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[First published in Canadian Literature 156 (Spring 1998): 131-33,

http://canlit.ca/reviews/man_of_the_far_right. My title for the review was Hard Man of the Far Right, which
was meant as a mocking allusion to the Glasgow term for a street toughwee hard manbut may have been
understood by the book review editor in another sense; the review was published under the title of Man of the
Far Right.]

[Index: Canadian politics, US politics, media criticism]


[Date: April 1998]

Hard Man of the Far Right

Michael Keefer

Review of David Frum, What's Right: The New Conservatism and What It Means for
Canada (Toronto: Random House, 1997)
What kind of phenomenon exactly is David Frum? And what claim can he make
upon the readers of this journal? For although he produces books (first Dead Right, now
What's Right, a collection of articles dating from 1988 to 1995), Frum is not, in any sense
that counts, a writer.
David Frum's domain is current politics, and yet he has little in common with
political scientists, who reputedly feel some concern about verifying what they represent
as historical facts. Frum, in contrast, reprints here a piece written in 1994 in which he
complained that Ontarians have been cheated by an NDP government that has doubled
its spending in a decade. (Does he really think the Rae government was elected to office
in 1984?) And in October 1995, just before the Qubec referendum, he wrote in the
Financial Post that English Canadians have calmly agreed to be ruled by national
governments that the majority of English-speakers had voted against: without its Quebec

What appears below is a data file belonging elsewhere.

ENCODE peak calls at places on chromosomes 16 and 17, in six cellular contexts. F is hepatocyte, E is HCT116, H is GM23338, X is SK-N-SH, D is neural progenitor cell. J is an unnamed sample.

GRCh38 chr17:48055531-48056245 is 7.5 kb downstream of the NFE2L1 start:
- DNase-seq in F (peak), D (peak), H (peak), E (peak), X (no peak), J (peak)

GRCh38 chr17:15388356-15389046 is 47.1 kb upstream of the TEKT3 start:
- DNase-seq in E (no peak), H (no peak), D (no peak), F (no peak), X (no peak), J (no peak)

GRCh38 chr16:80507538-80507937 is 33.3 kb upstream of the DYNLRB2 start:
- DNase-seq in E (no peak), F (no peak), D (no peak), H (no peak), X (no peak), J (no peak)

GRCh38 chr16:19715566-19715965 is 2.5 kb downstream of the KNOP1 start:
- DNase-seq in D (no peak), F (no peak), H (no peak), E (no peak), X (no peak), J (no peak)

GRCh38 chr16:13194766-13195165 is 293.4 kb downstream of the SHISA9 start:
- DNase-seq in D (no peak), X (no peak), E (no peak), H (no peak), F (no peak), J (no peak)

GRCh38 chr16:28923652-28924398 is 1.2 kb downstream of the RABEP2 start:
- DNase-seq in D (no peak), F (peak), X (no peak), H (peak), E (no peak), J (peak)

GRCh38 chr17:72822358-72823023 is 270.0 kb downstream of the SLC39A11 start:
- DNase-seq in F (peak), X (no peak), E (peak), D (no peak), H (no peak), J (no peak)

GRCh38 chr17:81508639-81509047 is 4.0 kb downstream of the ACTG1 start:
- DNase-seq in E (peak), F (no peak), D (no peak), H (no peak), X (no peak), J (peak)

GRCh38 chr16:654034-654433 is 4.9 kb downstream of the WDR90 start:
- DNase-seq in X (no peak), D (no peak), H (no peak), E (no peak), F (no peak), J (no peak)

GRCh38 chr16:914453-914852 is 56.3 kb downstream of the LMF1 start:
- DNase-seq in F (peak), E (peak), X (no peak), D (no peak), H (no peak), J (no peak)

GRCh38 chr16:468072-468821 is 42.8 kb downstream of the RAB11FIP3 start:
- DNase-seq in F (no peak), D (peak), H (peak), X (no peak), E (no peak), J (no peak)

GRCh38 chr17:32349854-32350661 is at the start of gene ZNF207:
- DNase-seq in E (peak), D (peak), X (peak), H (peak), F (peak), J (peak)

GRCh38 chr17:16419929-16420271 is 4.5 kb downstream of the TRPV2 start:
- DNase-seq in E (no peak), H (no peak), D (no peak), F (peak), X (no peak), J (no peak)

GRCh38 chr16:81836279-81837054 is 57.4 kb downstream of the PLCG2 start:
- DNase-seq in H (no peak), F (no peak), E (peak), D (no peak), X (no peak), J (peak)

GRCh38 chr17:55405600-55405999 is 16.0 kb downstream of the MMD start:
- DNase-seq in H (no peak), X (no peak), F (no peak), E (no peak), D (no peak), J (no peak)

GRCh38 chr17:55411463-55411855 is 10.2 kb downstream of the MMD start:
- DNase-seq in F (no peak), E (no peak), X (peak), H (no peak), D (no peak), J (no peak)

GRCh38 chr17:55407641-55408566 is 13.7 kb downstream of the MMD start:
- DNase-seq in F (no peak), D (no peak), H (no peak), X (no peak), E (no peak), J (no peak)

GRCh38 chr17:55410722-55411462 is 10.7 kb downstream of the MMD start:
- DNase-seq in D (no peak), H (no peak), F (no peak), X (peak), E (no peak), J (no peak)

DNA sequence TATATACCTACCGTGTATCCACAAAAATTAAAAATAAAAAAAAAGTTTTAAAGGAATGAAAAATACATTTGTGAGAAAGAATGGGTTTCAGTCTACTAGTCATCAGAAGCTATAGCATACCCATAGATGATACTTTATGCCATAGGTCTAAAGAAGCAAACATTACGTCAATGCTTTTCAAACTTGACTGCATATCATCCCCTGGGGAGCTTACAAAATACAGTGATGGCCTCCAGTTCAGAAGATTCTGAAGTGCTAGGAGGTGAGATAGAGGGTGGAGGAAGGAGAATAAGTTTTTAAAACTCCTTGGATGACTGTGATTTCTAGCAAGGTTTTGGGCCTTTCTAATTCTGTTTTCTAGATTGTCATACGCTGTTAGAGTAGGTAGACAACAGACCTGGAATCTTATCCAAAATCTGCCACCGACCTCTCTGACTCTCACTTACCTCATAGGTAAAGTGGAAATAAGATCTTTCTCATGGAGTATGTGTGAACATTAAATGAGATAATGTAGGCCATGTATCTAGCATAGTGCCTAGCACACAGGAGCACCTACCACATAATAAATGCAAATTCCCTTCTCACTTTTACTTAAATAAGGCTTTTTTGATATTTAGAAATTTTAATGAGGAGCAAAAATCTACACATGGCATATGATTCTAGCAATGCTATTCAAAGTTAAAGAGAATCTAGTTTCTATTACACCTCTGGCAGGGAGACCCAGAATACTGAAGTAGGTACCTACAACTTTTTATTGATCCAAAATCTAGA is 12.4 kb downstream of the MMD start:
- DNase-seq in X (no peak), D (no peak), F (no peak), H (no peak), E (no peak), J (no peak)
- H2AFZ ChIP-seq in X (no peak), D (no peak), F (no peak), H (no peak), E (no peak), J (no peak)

seats, the Liberal Party would have spent the forty years 1953-1993 in opposition. (Has
he never heard of the Tory governments of Diefenbaker, Clark, Mulroney and Campbell,
which ruled Canada for sixteen of those years, or forty percent of the total?)
Although Frum often adopts a prophetic tone, this is not a vein in which he has

been uniformly successful. In September 1995, for example, he wrote that unlike the
soon to be utterly forgotten Bill Clinton, Newt Gingrich ... is poised to dominate
American politics for a generation. Well, now he's got Clinton to kick around for another
four years.
It's easy enough to be mistaken in that sort of way, but when Frum combines
sanctimony with prophecy the results can be less amusing. In 1988 he attacked Canadian
anti-apartheid campaigners in these terms: Political morality is a morality of
consequences, not intentions. You may intend to achieve a peaceful, non-racist South
Africabut if the predictable consequences of your actions is [sic] civil war and
dictatorship, then you are behaving immorally. Since he elsewhere signals his hostility
to what he calls the ANC view of South Africa, Frum must have found Nelson